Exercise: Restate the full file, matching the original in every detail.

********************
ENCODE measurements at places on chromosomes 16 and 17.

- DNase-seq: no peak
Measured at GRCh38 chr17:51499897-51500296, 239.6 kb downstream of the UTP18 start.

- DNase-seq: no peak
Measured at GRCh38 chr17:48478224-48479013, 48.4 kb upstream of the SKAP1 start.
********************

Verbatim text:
ENCODE measurements at places on chromosomes 16 and 17.

- DNase-seq: no peak
Measured at GRCh38 chr17:51499897-51500296, 239.6 kb downstream of the UTP18 start.

- DNase-seq: no peak
Measured at GRCh38 chr17:48478224-48479013, 48.4 kb upstream of the SKAP1 start.